The high-profile ‘Change the Rules’ campaign on worker rights by the Australian Council of Trade Unions (ACTU), as well as recent comments attributed to the body regarding the recent Trans-Pacific Partnership (TPP-11) agreement, have come under criticism from the Australian Mines and Metals Association (AMMA) and Minerals Council of Australia (MCA).
AMMA chief executive Steve Knott was critical of ACTU’s plan to place industrial relations (IR) tribunal members in charge of management decisions; he called ACTU’s plan the latest page from its “Karl Marx playbook”.
He also criticised the influence of ex-ACTU, Labor party and union officials within the Fair Work Commission (FWC); FWC president Justice Iain Ross is a former ACTU executive, while vice presidents Adam Hatcher and Joe Catanzariti are Labor Party appointees.
“Placing IR tribunal members, the overwhelming majority of whom have never run a business, at the front and centre of management decisions is a sure way to scare off much-needed investment in our country,” he said.
“It’s no surprise the ACTU’s left-activist leader wants the FWC, with ALP/union influences at the apex of its leadership, to be given unprecedented powers to make decisions on behalf of business owners.”
Earlier, Knott had commented on ACTU’s ‘Change the Rules’ campaign, calling it a “lazy, backwards agenda laden with factual errors.”
MCA interim chief executive David Byers was also critical of ACTU’s comments on the recent Trans-Pacific partnership deal (TPP-11) signed by Australia and 10 other countries— eliminating 98 per cent of tariffs in the TPP region — and how it would affect temporary skilled migration to Australia.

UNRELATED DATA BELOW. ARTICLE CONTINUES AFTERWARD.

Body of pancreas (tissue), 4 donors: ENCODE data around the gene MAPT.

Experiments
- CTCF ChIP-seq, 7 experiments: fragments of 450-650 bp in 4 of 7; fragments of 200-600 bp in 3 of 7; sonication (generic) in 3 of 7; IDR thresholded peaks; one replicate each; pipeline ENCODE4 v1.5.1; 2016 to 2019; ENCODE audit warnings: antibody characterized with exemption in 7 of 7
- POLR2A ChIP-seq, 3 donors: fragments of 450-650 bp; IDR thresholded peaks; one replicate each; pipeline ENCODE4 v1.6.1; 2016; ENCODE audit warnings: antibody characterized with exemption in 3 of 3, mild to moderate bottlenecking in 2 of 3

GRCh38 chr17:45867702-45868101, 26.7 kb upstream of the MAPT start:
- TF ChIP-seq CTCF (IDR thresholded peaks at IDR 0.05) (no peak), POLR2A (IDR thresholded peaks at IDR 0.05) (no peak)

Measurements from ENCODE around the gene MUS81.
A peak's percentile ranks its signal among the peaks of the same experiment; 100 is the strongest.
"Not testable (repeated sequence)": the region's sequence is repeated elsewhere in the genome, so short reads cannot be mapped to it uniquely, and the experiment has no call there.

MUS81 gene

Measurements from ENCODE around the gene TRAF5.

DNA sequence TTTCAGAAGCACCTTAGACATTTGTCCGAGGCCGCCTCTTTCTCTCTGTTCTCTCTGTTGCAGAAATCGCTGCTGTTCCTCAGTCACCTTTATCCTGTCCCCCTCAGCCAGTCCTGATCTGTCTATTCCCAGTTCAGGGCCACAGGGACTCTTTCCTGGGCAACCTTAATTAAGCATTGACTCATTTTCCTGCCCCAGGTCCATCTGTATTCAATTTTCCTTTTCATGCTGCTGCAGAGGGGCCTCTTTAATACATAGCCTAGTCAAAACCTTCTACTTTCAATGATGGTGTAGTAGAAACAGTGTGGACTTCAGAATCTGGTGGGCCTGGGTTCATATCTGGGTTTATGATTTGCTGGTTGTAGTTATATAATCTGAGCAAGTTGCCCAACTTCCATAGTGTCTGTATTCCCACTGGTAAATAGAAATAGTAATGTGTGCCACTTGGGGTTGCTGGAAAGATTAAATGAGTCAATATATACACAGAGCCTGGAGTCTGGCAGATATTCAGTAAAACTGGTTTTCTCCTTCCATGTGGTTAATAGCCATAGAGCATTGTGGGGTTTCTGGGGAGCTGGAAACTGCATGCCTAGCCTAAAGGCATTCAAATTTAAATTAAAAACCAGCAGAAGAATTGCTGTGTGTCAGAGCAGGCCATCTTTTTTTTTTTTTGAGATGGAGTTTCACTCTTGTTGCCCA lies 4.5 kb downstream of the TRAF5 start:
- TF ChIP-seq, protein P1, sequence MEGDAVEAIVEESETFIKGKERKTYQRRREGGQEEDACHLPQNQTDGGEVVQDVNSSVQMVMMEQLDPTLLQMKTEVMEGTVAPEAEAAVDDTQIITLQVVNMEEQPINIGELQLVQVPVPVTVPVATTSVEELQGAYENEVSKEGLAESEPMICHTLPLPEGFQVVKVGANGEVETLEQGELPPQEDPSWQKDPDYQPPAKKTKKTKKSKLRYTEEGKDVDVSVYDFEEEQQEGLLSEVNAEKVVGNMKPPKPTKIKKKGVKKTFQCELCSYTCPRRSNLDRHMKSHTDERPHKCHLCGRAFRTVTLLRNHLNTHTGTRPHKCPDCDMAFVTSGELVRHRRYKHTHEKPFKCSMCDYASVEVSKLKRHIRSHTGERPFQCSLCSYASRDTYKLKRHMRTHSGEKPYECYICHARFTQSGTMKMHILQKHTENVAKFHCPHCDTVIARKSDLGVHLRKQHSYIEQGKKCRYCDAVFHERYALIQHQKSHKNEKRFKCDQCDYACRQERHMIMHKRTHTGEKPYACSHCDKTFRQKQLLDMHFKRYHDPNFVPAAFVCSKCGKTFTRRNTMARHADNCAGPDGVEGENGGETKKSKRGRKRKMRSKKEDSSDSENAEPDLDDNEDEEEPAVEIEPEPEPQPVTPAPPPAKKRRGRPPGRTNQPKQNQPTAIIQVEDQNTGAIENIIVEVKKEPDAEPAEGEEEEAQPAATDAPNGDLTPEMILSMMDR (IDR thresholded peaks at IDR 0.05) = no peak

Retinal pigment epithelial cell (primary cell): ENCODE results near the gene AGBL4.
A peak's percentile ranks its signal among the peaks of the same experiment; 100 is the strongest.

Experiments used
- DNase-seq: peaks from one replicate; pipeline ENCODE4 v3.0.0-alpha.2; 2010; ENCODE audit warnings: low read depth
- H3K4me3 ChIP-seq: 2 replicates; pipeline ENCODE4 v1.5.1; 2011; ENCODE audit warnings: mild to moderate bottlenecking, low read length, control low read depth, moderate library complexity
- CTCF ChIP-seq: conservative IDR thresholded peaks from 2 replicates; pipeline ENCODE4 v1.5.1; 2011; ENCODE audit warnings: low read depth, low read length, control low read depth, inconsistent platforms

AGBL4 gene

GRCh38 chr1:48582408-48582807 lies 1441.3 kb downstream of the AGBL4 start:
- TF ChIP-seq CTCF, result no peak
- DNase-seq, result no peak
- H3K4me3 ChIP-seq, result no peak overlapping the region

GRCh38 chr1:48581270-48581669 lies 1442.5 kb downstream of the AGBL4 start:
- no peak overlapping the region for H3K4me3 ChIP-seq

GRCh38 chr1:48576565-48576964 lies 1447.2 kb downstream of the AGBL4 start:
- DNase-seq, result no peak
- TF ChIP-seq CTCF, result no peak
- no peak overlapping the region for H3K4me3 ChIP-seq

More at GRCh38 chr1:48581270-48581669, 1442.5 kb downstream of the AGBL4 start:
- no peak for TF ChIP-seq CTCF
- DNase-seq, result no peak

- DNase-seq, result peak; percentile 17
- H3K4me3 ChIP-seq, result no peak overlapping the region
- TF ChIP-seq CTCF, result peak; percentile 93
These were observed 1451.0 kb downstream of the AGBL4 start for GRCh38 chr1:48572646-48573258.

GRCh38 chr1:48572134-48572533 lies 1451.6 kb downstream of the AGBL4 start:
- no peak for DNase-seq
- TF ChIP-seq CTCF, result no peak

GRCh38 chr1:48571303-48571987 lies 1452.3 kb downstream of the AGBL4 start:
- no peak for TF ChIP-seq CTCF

ACTU secretary Sally McManus recently criticised the TPP-11 deal in a statement, saying that it could risk “thousands of Australian jobs, drive down wages and lead to higher levels of inequality” due to waiving of labour-market testing.
“The agreement allows employers to overlook local workers who are ready and willing to work, particularly in areas where youth unemployment is at crisis point,” she said.
“The TPP is a toxic combination of globalisation and handing more power to big business ahead of democracy for Australian workers.”
Byers responded to this by citing Department of Home Affairs statistics showing that concerns regarding the effect of TPP on temporary skilled migration were not “borne out by the facts”, with six of the TPP-11 countries covered by the waivers accounting for just 1.2 per cent of trades and semi-skilled workers under Australia’s temporary skilled migration program.
“Several recent Australian free trade agreements have included provisions streamlining temporary entry of business people and related categories of employees under Australia’s temporary skilled migration system.
“Narrow scare-mongering on the TPP-11 by the ACTU will only serve to damage Australia’s national interest.”